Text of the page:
In his 2010 State of the Union Address, President Barack Obama announced the National Export Initiative, a government plan to boost American exports.
Under this scheme, the federal government sought to expand its export promotion efforts, enhance its export financing programs, educate U.S. businesses about export opportunities, establish new trade agreements, and boost enforcement of U.S. trade rights.
The President’s goal was to double the value of U.S. exports and add 2 million export-supported jobs by the end of 2014, the International Trade Administration reports.
Unfortunately, the country fell short of the President’s goals. Jobs supported by exports increased by 1.8 million between 2009 and 2014, Chris Rasmussen and Martin Johnson of the Office of Trade and Economic Analysis at the International Trade Administration estimate (PDF).
U.S. exports increased from $1.6 trillion in 2009 to $2.3 trillion in 2014, a 44 percent increase in nominal terms, Census Bureau data shows (PDF).
Moreover, when taken in historical context, the growth in export-related activity is not as strong as it otherwise appears. While export-supported employment was much stronger in 2014 than it was in 2009, exports supported only 200,000 more jobs in 2014 than in 2008.
And when measured as a fraction of total U.S. employment, export-supported employment was slightly lower in 2014 than it was in 2008 (7.9 percent versus 8.0 percent).
Export-supported jobs are becoming more expensive to create. In 2014, each $1 billion in exports supported 5,796 jobs. But back in 1998, that amount of exports supported twice as many jobs. (Increases in both the price of exports and U.S. labor productivity are responsible for this decline, economists Rasmussen and Johnson explain.)
Enhancing exports from smaller businesses will be necessary for the U.S. to achieve higher growth in overseas sales. Less than one percent of American businesses sells products or services overseas, a much smaller fraction than occurs in other developed countries, the International Trade Administration finds.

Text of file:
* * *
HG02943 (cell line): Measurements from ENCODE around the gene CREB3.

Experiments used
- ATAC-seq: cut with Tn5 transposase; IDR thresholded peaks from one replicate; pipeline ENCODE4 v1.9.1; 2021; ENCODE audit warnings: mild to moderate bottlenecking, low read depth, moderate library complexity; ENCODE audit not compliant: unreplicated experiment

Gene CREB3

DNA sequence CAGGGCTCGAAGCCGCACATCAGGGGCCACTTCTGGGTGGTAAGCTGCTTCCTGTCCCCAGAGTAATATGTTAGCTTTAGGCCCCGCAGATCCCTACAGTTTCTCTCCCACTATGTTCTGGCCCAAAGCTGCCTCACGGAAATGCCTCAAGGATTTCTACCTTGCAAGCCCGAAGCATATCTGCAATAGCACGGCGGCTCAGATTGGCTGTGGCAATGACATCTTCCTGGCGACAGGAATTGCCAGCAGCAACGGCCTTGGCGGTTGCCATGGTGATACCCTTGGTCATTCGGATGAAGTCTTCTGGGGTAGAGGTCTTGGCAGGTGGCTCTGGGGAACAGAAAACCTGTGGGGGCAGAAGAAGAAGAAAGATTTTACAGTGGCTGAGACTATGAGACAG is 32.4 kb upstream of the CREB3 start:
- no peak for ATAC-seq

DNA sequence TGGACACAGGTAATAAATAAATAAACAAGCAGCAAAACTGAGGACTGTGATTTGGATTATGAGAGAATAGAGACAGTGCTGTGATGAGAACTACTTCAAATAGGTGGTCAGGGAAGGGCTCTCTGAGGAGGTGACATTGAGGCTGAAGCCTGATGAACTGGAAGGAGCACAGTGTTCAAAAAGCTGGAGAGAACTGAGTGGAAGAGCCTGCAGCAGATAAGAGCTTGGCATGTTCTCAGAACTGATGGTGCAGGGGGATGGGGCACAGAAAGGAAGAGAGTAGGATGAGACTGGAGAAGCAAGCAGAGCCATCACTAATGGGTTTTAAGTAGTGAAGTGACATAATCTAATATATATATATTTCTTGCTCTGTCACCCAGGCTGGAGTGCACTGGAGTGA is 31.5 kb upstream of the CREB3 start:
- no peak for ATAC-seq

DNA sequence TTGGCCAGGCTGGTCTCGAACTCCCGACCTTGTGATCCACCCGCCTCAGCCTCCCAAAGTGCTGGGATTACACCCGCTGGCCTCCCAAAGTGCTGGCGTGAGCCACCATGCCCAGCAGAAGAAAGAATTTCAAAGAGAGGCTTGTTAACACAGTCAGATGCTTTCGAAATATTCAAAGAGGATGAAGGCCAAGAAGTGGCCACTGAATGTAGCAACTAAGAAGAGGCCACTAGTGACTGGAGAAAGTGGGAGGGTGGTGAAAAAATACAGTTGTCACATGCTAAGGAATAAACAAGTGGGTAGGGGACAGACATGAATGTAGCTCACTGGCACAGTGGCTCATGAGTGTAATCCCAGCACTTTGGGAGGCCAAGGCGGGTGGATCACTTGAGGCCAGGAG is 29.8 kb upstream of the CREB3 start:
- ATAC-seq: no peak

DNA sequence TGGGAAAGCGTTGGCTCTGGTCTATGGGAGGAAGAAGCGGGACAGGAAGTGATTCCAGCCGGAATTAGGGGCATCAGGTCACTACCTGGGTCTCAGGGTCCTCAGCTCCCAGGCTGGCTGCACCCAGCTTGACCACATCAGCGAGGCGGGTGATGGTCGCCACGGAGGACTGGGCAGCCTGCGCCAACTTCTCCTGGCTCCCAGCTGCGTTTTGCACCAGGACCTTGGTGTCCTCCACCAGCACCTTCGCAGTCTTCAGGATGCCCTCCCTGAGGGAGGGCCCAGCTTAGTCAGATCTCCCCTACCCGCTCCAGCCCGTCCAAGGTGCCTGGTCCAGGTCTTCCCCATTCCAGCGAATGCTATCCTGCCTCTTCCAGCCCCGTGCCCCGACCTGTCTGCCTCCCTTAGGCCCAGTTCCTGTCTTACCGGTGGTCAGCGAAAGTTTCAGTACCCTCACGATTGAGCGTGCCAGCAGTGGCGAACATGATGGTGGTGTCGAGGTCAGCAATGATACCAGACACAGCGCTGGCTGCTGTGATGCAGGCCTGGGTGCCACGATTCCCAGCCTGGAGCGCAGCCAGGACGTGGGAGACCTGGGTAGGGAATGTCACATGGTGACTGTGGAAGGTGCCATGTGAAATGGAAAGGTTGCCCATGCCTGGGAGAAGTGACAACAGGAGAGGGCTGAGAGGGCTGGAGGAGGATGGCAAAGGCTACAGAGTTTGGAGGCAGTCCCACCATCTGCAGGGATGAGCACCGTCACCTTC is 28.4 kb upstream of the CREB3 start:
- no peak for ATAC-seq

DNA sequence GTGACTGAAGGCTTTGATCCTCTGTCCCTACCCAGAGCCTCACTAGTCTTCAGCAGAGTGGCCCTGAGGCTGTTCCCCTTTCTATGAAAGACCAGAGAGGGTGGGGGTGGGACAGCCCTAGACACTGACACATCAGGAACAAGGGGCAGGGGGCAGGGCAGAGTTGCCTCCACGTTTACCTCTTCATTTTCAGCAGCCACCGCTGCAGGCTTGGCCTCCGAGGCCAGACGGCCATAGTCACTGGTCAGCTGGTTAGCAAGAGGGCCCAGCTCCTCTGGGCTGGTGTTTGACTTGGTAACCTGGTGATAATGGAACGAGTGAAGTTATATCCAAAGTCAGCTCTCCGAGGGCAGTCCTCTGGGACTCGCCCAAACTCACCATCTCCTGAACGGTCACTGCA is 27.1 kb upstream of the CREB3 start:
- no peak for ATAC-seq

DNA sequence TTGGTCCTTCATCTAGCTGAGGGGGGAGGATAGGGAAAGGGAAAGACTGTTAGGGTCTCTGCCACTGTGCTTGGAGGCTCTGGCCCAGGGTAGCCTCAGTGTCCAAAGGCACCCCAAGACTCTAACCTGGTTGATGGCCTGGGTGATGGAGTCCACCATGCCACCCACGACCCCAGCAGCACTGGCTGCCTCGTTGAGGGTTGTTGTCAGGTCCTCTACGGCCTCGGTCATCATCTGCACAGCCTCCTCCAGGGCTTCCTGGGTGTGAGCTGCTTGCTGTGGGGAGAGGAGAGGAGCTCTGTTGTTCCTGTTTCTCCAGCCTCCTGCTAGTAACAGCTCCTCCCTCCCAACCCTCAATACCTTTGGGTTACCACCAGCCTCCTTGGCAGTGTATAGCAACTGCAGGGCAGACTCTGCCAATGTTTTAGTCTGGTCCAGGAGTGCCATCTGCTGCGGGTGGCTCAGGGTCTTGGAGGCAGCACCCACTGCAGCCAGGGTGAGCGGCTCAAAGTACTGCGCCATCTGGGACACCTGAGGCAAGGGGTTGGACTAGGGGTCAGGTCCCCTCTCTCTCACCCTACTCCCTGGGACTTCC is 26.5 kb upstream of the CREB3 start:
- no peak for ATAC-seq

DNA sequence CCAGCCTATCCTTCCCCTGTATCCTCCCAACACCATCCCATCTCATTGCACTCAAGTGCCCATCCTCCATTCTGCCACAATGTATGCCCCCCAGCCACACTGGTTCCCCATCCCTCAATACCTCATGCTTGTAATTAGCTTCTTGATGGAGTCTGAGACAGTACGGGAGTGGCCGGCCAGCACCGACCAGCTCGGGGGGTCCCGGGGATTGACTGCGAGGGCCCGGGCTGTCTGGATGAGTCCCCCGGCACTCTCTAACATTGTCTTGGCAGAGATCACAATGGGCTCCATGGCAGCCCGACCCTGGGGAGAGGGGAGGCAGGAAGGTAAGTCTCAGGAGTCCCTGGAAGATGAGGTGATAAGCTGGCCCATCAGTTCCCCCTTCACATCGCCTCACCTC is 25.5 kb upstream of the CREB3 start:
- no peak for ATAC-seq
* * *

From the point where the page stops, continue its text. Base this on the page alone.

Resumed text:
Moreover, despite accounting for 99 percent of American businesses, companies with fewer than 500 employees produce only 35 percent of U.S. exports, estimates from the Commerce Department indicate (PDF).
Unfortunately, prospects for government action to help small businesses further boost their exports seems uncertain at this point in time.
The Trans-Pacific Partnership — a plan to boost free trade by lowering tariff and non-tariff barriers among countries bordering the Pacific Ocean — faces legislative branch opposition, even as trade negotiators are working out the deal with their foreign counterparts.
And some in Congress are threatening to oppose the reauthorization of the Export-Import Bank’s charter, potentially cutting off a useful source of trade financing for some small business exporters.
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Glad to see some growth. Would love to see more obviously, but the current exchange rates won’t help much. We’ve just got to keep creating awesome products and finding international demand!
Export is a process. It is one thing to set a quantitative goal, such as doubling sales in four years. But, in real life, one can reach the goal sooner or much later. In my three decades of exporting American products, that goal is often reached later than forecast. Exporting is like growing an apple orchard, we’ll get the apples over the long haul, by paying attention at all times. It takes both money and determination to export successfully.